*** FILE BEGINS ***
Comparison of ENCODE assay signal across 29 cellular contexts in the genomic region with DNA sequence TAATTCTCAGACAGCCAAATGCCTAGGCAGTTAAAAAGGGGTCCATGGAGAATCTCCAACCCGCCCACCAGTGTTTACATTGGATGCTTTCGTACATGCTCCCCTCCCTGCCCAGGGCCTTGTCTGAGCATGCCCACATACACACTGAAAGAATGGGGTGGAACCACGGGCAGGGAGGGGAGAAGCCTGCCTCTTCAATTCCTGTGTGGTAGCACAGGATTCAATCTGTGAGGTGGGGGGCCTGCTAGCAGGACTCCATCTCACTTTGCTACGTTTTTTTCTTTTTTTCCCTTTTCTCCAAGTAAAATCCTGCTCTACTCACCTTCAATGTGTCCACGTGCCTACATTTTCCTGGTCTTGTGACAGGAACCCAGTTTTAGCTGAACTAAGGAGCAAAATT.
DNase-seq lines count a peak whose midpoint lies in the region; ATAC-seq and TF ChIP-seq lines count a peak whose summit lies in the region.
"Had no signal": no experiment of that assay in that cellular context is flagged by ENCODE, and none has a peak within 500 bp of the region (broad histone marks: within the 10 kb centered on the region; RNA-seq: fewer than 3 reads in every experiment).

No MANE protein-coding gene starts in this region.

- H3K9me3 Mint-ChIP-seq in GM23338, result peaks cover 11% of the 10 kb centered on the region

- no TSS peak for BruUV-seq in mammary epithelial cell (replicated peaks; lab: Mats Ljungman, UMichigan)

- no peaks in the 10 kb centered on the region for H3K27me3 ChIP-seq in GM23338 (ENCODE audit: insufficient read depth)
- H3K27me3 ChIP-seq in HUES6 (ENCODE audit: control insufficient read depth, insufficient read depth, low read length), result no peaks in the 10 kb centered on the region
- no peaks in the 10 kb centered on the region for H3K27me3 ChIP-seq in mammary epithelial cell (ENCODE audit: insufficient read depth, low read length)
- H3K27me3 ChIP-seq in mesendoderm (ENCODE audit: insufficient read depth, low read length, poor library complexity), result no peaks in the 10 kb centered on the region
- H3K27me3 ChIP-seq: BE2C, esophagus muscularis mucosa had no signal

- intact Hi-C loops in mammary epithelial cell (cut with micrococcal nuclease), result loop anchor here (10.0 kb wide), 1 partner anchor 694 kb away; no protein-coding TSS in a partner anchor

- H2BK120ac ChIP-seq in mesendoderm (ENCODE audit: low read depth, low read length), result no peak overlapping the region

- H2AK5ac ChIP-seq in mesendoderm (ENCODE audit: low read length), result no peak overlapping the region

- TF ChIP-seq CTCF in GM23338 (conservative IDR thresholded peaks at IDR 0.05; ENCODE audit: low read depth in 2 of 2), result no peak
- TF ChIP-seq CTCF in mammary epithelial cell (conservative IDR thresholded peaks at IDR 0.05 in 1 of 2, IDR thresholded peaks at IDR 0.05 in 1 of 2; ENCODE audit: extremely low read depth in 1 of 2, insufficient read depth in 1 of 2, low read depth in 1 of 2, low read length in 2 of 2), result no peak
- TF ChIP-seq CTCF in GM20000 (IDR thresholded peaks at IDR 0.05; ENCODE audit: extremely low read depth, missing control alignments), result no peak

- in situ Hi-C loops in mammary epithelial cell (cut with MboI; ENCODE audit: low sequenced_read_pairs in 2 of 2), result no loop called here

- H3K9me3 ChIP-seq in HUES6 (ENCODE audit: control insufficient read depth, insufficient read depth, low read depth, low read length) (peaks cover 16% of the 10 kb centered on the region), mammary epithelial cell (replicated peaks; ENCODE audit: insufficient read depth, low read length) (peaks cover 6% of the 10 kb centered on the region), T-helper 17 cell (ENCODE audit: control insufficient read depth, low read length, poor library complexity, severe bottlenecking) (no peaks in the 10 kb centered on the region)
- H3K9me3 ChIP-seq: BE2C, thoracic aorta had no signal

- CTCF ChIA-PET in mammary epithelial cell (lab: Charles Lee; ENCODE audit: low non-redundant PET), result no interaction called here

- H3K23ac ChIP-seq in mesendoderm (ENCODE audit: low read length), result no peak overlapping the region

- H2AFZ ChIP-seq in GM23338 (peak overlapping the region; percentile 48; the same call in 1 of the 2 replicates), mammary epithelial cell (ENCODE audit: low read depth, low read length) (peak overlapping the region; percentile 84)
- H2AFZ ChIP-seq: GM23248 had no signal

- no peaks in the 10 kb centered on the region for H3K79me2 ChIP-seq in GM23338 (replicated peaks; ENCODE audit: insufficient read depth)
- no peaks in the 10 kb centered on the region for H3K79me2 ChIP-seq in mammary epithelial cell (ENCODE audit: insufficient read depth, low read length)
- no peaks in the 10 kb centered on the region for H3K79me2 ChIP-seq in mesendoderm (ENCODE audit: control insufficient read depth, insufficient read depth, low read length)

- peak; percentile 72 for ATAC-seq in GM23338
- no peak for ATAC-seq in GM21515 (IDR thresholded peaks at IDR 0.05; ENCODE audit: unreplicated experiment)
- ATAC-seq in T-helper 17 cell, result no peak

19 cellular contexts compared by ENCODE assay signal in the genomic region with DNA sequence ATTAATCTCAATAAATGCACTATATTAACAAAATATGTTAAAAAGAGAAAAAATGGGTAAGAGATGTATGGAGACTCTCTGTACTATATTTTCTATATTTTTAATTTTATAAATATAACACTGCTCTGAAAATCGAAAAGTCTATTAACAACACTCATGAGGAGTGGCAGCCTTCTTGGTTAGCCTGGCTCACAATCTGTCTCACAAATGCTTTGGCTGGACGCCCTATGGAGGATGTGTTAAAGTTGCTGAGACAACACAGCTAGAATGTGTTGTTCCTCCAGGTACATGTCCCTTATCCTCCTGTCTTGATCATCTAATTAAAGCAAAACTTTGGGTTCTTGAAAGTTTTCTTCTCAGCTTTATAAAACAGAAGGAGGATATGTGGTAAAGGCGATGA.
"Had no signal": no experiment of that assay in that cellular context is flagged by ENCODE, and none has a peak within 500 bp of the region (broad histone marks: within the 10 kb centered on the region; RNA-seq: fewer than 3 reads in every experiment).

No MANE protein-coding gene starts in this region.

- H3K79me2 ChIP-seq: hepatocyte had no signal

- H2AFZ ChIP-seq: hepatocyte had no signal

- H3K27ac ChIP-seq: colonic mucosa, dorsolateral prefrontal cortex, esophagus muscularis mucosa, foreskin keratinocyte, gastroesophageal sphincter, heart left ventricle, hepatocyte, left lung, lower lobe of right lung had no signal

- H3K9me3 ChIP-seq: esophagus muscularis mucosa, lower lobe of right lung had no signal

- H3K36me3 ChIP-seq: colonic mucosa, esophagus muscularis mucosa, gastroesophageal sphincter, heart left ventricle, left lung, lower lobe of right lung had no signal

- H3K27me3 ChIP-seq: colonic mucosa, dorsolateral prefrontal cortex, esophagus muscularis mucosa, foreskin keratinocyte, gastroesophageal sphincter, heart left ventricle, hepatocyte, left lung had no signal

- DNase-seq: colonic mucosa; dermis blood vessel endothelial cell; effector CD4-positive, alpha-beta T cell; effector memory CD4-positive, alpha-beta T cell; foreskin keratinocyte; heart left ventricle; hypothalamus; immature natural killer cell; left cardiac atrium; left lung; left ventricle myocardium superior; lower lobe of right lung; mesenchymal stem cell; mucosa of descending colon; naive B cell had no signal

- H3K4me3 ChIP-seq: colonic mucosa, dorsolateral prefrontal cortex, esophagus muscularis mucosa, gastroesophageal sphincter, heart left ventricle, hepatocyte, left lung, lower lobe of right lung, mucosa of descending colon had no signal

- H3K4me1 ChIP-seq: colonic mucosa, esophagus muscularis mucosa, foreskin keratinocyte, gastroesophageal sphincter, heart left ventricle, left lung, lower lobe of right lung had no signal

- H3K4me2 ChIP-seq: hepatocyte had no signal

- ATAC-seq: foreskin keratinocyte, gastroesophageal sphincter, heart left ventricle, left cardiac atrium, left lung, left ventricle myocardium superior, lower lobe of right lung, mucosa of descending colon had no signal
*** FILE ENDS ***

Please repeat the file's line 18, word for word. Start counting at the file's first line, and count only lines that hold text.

- in situ Hi-C loops in mammary epithelial cell (cut with MboI; ENCODE audit: low sequenced_read_pairs in 2 of 2), result no loop called here